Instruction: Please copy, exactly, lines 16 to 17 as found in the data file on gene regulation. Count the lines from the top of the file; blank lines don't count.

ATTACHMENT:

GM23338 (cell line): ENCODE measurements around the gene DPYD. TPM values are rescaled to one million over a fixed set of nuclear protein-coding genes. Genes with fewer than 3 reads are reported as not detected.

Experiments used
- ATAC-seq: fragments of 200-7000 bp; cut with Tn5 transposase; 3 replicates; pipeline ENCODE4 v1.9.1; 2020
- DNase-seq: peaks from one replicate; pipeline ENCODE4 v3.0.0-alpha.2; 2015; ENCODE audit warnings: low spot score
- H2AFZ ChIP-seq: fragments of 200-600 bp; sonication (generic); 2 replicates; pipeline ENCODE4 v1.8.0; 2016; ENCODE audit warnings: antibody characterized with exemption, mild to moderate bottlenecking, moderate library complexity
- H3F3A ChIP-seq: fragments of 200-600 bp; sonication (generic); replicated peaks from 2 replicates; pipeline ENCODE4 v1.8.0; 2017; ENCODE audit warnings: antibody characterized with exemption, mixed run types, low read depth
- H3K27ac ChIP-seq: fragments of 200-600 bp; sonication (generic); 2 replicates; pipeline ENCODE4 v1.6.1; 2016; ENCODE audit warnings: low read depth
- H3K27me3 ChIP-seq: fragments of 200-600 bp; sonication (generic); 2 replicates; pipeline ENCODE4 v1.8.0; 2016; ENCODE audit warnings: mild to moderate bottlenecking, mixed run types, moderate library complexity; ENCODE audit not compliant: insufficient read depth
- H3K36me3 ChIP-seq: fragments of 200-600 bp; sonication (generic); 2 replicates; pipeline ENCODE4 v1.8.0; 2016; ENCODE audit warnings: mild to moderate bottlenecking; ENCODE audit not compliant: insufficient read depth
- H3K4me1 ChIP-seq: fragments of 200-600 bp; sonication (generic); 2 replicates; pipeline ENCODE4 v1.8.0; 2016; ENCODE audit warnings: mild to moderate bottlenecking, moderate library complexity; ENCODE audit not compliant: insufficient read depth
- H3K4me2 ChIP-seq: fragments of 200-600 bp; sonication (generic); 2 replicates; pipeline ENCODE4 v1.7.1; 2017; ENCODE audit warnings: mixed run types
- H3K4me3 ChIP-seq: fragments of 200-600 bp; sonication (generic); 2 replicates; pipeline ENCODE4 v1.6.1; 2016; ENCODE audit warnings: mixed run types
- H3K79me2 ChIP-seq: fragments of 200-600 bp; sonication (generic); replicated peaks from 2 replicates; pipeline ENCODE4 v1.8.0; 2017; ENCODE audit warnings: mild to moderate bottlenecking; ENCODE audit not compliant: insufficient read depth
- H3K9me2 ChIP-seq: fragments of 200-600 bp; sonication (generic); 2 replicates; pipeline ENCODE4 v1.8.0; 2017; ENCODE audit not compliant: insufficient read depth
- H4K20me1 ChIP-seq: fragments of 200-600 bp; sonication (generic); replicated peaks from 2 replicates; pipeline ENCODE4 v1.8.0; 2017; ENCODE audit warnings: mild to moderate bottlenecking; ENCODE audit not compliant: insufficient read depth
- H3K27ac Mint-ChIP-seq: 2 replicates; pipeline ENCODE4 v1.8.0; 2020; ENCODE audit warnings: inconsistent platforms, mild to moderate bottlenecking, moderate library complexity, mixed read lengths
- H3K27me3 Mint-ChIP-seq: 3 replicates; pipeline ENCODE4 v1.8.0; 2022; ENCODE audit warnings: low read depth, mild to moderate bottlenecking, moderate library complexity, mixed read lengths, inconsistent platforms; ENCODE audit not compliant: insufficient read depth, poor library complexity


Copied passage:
- H3K27ac Mint-ChIP-seq: 2 replicates; pipeline ENCODE4 v1.8.0; 2020; ENCODE audit warnings: inconsistent platforms, mild to moderate bottlenecking, moderate library complexity, mixed read lengths
- H3K27me3 Mint-ChIP-seq: 3 replicates; pipeline ENCODE4 v1.8.0; 2022; ENCODE audit warnings: low read depth, mild to moderate bottlenecking, moderate library complexity, mixed read lengths, inconsistent platforms; ENCODE audit not compliant: insufficient read depth, poor library complexity